At the hearing for the Order of Protection, if both you and your wife agree, the judge MAY dismiss the order of protection. The Court is not required to do so simply because you agree to it (although the judge generally will). The larger problem is your attorney will tell you to avoid any kind of testimony at all, because you still have criminal charges pending. Anything you say at the the hearing on the Order of Protection could be twisted and used against you later. Most often, the Order of Protection hearing is put off to be dealt with at the same time as the criminal charges, which may take several months. Meanwhile, you can’t see your wife and kids, and you can’t go home.
There’s no Sworn Petition
Let’s step away from the story I made up above and think about what happens if the wife really is frightened of her husband and wants a hearing on the Order of Protection. How does the husband defend himself against this? Quite frankly, only an idiot would testify due to the pending criminal charges. One thing his lawyer can do is cross examine your wife by comparing her present testimony to the sworn statement she gave with the petition. Any variation might be an indication she’s lying. Except now with this new law, there’s no prior sworn statement! The court issued the Ex Parte Order of Protection based only on what the police said, and the police weren’t around during the fight. The husband is left with little idea what the wife is going to say in the hearing.
Going back to the scenario I wrote above, remember the husband broke a door with a golf club? As part of the Order of Protection, the club and any other weapons that might have been used will be seized by the police. Current Tennessee law offers no provision for getting those back.
Then There’s the Money
I said earlier that part of the issue the family had was that money was tight. Well, the State of Tennessee is prepared to make it worse. There is a statute that says that the respondent (the husband, in this case) must pay all of the filing fees, court costs, litigation taxes, and the victim’s attorneys fees. This might amount to hundreds of dollars if there’s not an attorney involved, and much more if the victim hires counsel.
The only way the respondent might avoid paying these costs is if, after a hearing, the court finds that:
- The petitioner is not a domestic abuse victim, stalking victim or sexual assault victim and that such determination is not based on the fact that the petitioner requested that the petition be dismissed, failed to attend the hearing or incorrectly filled out the petition; and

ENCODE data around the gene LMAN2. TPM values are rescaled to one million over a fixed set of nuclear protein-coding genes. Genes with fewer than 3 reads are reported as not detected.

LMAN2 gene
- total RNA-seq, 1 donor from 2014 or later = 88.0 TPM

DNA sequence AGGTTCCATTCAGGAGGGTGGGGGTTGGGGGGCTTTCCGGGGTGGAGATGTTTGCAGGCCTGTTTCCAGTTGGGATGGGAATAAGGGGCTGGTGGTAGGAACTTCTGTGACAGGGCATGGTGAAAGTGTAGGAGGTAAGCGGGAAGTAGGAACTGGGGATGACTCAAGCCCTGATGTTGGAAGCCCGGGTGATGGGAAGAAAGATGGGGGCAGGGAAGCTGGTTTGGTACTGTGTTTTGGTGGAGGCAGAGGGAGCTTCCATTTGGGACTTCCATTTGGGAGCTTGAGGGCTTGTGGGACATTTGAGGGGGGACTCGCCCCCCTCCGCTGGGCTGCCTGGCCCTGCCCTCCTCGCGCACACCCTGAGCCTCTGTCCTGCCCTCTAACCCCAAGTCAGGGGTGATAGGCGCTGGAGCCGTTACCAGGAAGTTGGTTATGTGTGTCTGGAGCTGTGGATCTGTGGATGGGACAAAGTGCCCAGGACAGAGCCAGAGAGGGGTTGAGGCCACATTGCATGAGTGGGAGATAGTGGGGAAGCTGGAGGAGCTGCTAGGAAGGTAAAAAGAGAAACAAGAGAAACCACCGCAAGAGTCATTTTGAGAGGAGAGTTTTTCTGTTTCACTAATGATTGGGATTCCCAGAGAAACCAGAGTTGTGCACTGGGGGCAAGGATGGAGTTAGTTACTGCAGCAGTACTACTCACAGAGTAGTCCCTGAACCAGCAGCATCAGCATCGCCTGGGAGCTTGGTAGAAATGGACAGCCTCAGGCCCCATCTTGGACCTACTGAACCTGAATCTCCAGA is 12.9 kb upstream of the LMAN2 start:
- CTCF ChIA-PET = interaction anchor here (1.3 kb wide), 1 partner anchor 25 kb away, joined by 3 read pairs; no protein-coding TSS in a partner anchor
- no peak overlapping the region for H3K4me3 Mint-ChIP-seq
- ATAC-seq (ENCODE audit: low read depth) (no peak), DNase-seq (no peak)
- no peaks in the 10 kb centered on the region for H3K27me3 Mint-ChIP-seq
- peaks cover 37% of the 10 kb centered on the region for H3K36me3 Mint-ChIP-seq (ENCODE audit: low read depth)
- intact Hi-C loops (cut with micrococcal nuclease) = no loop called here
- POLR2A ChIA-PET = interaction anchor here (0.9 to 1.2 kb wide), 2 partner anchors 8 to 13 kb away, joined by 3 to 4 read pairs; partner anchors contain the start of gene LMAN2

- The petitioner knew that the allegation of domestic abuse, stalking, or sexual assault was false at the time the petition was filed.
Except that in the case of the automatic Ex Parte Order, there was never a petition filed. Under a strict reading of the statute, the Court can’t let the respondent out of paying all those fees, and the current statutes don’t allow the Court to waive the fees. So even in the case of a bad arrest, or a nonsense case, this couple has to pay a bunch of money for an order nobody wanted or asked for. That should help make things better for them, don’t you think?
Call for help
In addition to all this, many attorneys believe the statute is outright unconstitutional, but that’s another discussion for another day and it’ll take years for the Appellate and Supreme Courts to work that out. If you are involved in a case involving an Order of Protection, whether it’s legitimate or not, contact me to find out how I can help you.
Note: Like I said in my previous post: domestic violence is a serious issue and victims should be not only encouraged to report the abuse, they should be protected from any further abuse. I’m not advocating any other position. There will be a lot of cases where the automatic Order of Protection is appropriate and helpful. However, there will also be a lot where such an order will only serve to make a bad situation even worse and it’ll take weeks or months to straighten it out.